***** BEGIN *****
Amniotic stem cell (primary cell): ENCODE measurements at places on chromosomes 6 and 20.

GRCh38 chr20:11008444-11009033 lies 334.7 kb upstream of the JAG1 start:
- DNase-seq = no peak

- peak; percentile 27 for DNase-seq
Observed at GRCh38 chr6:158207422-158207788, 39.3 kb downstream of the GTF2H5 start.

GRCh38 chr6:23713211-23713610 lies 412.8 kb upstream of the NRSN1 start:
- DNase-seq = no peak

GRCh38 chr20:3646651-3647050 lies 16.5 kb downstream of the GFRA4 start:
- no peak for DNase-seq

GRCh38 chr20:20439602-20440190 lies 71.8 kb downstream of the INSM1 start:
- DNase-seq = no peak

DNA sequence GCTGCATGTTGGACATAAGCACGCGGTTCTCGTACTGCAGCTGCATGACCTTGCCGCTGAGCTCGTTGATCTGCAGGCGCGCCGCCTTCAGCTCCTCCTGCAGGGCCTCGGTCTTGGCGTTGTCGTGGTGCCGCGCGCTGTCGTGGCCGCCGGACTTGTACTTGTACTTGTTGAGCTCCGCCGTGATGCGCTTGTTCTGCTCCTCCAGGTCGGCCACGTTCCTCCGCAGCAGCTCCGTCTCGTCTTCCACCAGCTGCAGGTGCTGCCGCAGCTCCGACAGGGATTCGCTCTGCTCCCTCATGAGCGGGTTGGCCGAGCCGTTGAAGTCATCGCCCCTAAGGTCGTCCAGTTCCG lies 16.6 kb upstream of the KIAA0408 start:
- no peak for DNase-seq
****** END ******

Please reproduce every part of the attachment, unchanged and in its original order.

Amniotic stem cell (primary cell): ENCODE measurements at places on chromosomes 6 and 20.

GRCh38 chr20:11008444-11009033 lies 334.7 kb upstream of the JAG1 start:
- DNase-seq = no peak

- peak; percentile 27 for DNase-seq
Observed at GRCh38 chr6:158207422-158207788, 39.3 kb downstream of the GTF2H5 start.

GRCh38 chr6:23713211-23713610 lies 412.8 kb upstream of the NRSN1 start:
- DNase-seq = no peak

GRCh38 chr20:3646651-3647050 lies 16.5 kb downstream of the GFRA4 start:
- no peak for DNase-seq

GRCh38 chr20:20439602-20440190 lies 71.8 kb downstream of the INSM1 start:
- DNase-seq = no peak

DNA sequence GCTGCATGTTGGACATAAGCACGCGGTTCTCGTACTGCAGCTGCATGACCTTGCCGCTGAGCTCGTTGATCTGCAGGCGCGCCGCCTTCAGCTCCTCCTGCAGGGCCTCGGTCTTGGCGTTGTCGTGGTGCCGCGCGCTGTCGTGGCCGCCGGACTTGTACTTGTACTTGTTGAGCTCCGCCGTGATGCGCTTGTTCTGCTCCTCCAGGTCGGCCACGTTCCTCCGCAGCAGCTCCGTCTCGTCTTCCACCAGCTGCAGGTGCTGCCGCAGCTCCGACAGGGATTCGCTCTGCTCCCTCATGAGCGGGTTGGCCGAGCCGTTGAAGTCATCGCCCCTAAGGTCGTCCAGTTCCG lies 16.6 kb upstream of the KIAA0408 start:
- no peak for DNase-seq